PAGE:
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Correlating study tips with learning styles

It can be helpful for adult learners to identify their own learning style so they can determine study strategies that work best for them. The main types of learning styles are:

    • Right brain
    • Left brain
    • Auditory
    • Visual
    • Tactile

What kind of learner are you? Visit www.StrategiesForNurseManagers.com to download a free tool to assess your auditory, visual, and tactile learning preferences. You can also use this tool to assess others’ learning styles as well.

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Let’s talk: Twittering nurses connect us all

Twitter, the social networking site that allows users to keep friends, family, and colleagues up-to-date on everything that is happening in their lives, is taking the world by storm. Healthcare providers are commenting on surgeries in real time, nurses are reaching out for experts on the latest clinical care best practices, and there is a constant flow of information and advice.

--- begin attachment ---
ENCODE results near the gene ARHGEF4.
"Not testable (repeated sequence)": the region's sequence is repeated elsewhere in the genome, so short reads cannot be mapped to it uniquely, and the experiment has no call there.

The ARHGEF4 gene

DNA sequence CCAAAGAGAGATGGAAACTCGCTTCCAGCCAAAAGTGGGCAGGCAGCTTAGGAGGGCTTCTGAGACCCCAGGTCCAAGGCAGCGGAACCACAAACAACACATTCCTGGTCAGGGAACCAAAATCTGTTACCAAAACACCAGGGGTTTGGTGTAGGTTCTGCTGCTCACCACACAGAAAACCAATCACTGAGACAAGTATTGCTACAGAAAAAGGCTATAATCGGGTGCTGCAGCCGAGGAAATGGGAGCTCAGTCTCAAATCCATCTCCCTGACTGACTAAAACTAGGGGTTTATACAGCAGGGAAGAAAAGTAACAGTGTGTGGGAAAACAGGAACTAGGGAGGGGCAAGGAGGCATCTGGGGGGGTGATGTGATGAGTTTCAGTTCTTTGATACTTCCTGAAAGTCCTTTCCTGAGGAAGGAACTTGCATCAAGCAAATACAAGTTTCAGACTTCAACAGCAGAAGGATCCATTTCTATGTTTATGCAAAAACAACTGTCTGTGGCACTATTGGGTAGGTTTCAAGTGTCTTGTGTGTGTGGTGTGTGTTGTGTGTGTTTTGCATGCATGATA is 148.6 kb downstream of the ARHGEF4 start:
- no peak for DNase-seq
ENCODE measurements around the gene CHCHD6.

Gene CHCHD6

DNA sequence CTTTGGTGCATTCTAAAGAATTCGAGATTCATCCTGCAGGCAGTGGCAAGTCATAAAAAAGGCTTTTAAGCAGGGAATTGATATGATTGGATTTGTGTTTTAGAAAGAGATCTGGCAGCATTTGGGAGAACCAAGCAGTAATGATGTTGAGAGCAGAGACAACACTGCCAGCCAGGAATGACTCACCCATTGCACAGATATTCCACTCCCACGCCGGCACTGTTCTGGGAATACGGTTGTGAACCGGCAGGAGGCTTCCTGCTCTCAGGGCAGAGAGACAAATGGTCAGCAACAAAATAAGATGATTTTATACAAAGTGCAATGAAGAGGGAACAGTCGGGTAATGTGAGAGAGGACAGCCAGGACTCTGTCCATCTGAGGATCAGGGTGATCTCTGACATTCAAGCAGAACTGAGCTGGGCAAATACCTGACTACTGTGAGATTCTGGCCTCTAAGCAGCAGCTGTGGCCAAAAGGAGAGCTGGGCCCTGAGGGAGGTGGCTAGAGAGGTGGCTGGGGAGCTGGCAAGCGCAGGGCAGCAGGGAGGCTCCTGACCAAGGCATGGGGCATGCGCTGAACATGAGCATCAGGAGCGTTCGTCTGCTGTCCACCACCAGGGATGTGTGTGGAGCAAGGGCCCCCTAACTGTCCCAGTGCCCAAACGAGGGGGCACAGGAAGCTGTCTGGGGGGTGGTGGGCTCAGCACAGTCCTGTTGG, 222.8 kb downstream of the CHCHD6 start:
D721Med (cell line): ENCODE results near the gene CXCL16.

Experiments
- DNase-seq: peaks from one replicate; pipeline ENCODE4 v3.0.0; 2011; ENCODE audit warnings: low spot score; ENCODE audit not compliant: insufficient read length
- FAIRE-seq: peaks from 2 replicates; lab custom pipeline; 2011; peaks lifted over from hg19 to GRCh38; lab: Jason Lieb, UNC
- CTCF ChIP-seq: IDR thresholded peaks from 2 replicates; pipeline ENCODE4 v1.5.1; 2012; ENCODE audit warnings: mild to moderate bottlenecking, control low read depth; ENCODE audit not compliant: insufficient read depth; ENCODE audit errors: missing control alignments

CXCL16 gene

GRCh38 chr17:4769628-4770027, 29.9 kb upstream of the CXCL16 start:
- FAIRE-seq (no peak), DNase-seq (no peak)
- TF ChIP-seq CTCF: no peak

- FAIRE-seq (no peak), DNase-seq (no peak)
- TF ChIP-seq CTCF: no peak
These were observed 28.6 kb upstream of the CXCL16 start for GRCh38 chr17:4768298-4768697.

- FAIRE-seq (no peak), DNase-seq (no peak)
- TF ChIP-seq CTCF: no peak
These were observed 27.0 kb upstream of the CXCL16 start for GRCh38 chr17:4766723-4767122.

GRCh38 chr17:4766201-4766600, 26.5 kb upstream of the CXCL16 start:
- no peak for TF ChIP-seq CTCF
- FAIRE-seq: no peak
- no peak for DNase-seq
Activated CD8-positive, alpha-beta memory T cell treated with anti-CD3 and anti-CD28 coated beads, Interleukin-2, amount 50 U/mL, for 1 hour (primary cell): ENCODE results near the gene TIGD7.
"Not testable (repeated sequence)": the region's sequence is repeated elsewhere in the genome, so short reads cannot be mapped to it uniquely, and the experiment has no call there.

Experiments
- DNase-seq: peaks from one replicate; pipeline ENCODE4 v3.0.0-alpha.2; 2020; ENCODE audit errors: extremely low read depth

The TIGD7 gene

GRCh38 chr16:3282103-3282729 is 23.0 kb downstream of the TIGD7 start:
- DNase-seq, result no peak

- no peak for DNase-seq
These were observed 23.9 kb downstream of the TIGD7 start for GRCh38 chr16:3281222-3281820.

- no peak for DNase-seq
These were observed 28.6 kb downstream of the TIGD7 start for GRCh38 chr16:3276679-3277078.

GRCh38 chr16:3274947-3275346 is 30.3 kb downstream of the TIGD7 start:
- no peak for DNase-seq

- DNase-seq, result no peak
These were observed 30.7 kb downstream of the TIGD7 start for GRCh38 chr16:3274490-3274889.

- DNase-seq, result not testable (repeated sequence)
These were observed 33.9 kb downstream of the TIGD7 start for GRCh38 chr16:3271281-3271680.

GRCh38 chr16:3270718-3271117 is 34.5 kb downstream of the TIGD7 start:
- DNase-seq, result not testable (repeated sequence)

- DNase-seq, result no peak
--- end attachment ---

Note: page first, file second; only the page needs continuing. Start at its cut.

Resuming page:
The information you can share is never ending and Twitter is starting to become a useful tool in the nursing world. Here are some ways nurses and nurse managers are using Twitter:

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Time management tips for beating stress

Everything comes down to time management. You have to make sure there is enough time for your job, your significant other, your family, your friends, taking the kids to soccer practice and ballet lessons, the dog has to go to the vet, and somewhere in between all of that you are supposed to breathe and have time for yourself. In all this commotion, it can be hard to remain calm and stress free, especially for busy nurse managers struggling to keep track of other staff members and daily tasks. Exhausting!

Here are some helpful tips to remember while trying to manage your time and remain stress free:

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Nurses and their relationship with patients

As writers and editors for healthcare, there is a great deal of time spent writing about the realities of being a nurse today. But sometimes, our personal and professional lives cross paths and we get to experience the realities of nursing today from a firsthand perspective.

Recently, my personal and professional life intersected when I spent the day in and out of the hospital, interacting with nurses and physicians on different levels than I had expected.